Distinctive lines of clouds stretch out from the shore of the Aral Sea in this photo-like image captured by the Moderate Resolution Imaging Spectroradiometer (MODIS) on NASA’s Aqua satellite on March 12, 2009. While wave clouds like this are not unusual, this particular pattern over the Aral Sea is highly unusual. The clouds conform exactly to the shape of the western shore.
Wave clouds typically form when a mountain, island, or even another mass of air forces an air mass to rise. The air cools as it rises, and if there is moisture in the air, the water condenses into clouds. Once the air has gone over the obstacle, it sinks again. The air warms as it drops, and the cloud dissipates. Like ripples on a pond, the wave motion continues, and the air rises and drops again and again until eventually the wave dissipates. The result is a line of clouds marking the crests of the wave, separated by clear areas in the troughs of the wave.
In this case, the western shore of the Aral Sea clearly created the disturbance needed to generate the initial wave motion. But what was the disturbance? There are several possibilities. First, the waves could be caused by a change in wind speed as the air moved eastward over the sea. Air moves slowly over land, slowed by plants, changes in elevation, and other rough features. When the air reached the sea, the surface it encountered was smooth, and the air near the surface would have moved faster. The air above it, however, would have continued to move at the previous pace. Imagine a jogger who unexpectedly steps on a patch of ice: his feet move forward faster than his head, and he falls back as his legs slip forward under him. The air experiences much the same motion. The lower layer of air (in contact with the smooth surface of the water) moves more quickly than the air above it, pushing the lower layer of air up. This motion could have created the wave that generated these clouds.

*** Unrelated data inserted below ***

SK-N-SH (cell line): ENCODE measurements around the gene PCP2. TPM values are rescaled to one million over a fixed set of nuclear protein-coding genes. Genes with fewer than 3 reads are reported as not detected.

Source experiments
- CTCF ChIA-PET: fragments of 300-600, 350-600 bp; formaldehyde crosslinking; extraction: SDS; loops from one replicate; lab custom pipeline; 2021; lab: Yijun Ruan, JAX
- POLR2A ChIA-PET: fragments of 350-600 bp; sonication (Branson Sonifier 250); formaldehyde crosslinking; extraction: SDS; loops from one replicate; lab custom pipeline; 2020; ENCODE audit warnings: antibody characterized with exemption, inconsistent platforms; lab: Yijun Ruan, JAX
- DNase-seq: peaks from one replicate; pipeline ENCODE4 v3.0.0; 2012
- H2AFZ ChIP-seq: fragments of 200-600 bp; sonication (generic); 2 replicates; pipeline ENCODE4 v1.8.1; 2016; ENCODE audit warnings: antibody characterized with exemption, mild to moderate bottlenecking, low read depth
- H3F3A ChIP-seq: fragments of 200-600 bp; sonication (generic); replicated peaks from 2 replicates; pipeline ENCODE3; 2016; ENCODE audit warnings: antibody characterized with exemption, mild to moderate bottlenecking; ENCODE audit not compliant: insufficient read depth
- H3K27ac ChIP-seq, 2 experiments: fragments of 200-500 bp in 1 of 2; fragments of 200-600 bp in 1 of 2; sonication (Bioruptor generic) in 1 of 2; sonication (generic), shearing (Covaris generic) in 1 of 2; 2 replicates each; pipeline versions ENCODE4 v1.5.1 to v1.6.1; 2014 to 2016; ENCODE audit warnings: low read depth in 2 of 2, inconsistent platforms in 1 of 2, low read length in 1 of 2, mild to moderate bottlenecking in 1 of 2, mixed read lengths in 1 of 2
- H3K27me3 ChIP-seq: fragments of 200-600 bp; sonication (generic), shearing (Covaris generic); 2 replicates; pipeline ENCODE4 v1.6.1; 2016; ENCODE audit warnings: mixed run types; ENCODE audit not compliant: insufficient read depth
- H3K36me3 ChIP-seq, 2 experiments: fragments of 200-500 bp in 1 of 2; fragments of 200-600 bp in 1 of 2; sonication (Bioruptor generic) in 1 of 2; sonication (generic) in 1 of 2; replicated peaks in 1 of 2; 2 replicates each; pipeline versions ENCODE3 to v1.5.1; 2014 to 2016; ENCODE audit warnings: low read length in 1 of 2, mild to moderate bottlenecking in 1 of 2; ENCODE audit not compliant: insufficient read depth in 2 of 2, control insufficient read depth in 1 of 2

Another possibility is that the shoreline is elevated above the water. The Aral Sea has been steadily shrinking. What remains is the deepest portions of the sea. It is possible that the western shore is distinctly defined, and that there is a drop to the surface of the water. This change in elevation would cause the surface air to drop suddenly, which could also initiate wave motion. Both factors, the air speed and the shoreline, may in fact be working together to influence the shape of the clouds. Regardless of how they formed, the result is a beautiful fan of white over the emerald water of the Aral Sea.
NASA images courtesy Jeff Schmaltz, MODIS Rapid Response Team at NASA GSFC. Caption by Holli Riebeek. Thanks to Gala Wind and Tom Arnold for image interpretation.